My previous tenant (of 3 years) moved out at the expiration of his lease the end of March. I asked him to make sure the place was in the same clean condition as when he moved in. It was not. In fact it was a disaster. The worst of it was the oven. It was impossible for me to get it clean. I will have to buy a new one. Can I deduct the cost of a new oven from his security deposit?
Deducting from a security deposit can be VERY risky. First off, in order to do so, you must have followed ALL requirements of the law, including keeping the money in a separate account, as well as providing your tenant with receipts showing exactly when the money was taken as well as a receipt showing the bank and account number where it was held. If you failed to meet ANY of the requirements, you have forfeited your right to the deposit. Secondly, a deposit can only be used for "damages" which exceed "reasonable wear and tear." A tenant is not required, legally, to return the apartment in the "same" condition it was rented in, they are required to return it in a condition that would be normal for their having lived there for three years. While it is not clear, court's have indicated you can't withhold from a deposit for cleaning AT ALL. It is also arguable that having to replace a stove is not "reasonable" and even if you did so, you would have to pro-rate the cost of the stove based on how old it was. Without knowing more and reviewing all your docs its impossible to say if you might even be able to withhold, but even if you can, an attorney is unlikely to say that you can withhold the full cost of a stove for this reason. Keep in mind that if you improperly withhold, or don't return the deposit to the tenant within 30 days of the end of the tenancy (received by him by April 30) then you may be liable for THREE TIMES the amount withheld, PLUS attorneys fees. As a result, you are probably safest just returning it. If you feel he owes you money after that, bring a separate small claims action.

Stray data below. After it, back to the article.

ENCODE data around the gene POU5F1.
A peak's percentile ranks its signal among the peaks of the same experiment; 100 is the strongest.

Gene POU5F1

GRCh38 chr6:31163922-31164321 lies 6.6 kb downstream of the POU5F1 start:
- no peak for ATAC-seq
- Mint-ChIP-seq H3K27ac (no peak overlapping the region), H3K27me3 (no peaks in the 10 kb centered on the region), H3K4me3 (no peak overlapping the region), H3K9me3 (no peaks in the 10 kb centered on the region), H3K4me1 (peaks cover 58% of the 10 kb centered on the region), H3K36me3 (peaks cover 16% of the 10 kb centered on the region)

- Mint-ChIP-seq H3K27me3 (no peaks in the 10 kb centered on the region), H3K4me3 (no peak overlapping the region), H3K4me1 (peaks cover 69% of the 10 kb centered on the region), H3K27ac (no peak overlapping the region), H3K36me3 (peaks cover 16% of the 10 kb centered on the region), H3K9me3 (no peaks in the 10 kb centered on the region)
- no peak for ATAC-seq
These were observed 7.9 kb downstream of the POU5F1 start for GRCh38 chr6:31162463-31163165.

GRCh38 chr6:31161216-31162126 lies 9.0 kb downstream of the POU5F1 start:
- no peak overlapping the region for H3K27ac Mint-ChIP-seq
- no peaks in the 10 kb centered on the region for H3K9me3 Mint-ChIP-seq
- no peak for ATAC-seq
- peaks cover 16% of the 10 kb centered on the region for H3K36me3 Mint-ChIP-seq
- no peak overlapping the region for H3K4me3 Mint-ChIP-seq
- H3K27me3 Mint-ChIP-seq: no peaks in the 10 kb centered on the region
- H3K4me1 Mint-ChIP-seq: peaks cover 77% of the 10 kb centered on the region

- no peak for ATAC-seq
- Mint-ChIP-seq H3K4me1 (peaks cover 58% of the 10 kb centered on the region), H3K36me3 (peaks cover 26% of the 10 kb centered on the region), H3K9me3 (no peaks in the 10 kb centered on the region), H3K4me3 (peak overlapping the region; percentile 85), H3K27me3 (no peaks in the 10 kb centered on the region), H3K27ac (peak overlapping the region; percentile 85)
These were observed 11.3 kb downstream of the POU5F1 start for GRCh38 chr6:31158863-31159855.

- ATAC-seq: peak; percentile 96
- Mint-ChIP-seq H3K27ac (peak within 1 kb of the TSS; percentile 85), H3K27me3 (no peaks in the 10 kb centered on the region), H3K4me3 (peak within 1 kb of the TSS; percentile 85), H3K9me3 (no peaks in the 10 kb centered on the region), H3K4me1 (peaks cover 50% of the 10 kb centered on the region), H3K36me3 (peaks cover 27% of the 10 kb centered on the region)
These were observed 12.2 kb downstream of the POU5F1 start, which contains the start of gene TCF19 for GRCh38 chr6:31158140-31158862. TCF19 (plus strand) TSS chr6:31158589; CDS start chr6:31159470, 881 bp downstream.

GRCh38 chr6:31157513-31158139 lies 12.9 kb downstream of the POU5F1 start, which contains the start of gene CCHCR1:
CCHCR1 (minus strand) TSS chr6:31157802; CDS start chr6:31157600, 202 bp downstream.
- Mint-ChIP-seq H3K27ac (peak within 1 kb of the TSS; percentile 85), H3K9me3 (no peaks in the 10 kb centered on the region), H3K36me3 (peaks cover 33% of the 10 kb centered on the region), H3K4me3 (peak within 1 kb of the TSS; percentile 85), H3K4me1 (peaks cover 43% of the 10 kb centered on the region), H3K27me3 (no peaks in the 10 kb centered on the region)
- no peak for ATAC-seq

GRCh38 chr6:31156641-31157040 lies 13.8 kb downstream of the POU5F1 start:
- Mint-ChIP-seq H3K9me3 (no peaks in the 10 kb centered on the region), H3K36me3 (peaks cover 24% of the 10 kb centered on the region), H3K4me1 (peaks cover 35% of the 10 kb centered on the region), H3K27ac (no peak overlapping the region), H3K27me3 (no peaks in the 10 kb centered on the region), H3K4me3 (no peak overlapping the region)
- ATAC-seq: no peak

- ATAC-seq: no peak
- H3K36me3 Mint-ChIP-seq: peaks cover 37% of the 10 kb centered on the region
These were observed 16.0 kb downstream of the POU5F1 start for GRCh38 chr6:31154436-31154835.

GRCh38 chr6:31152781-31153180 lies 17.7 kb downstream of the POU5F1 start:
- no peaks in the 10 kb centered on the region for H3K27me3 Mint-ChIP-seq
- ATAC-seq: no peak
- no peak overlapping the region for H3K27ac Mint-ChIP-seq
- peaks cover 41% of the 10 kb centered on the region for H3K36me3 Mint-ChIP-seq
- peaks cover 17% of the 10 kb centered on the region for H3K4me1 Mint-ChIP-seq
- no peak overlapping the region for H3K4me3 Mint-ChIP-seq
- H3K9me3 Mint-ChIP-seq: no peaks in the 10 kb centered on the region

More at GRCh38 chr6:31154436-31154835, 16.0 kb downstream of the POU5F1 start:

I am a Massachusetts attorney and answer questions based on Massachusetts law. The above answer is for educational purposes only and does not create an attorney client relationship or constitute legal advice.
I agree with Atty. Owens. Unless that stove is actually damaged, and it can be proven the tenant damaged it, I would not withhold for cleaning issues, however extensive the cleaning issues are. And, of course, as stated, if you did not comply with the security deposit law, you can't use the deposit and trying to do so will just open up a counterclaim.
I'd return the deposit. If you can prove damage by the tenant, sue in small claims later if you wish.
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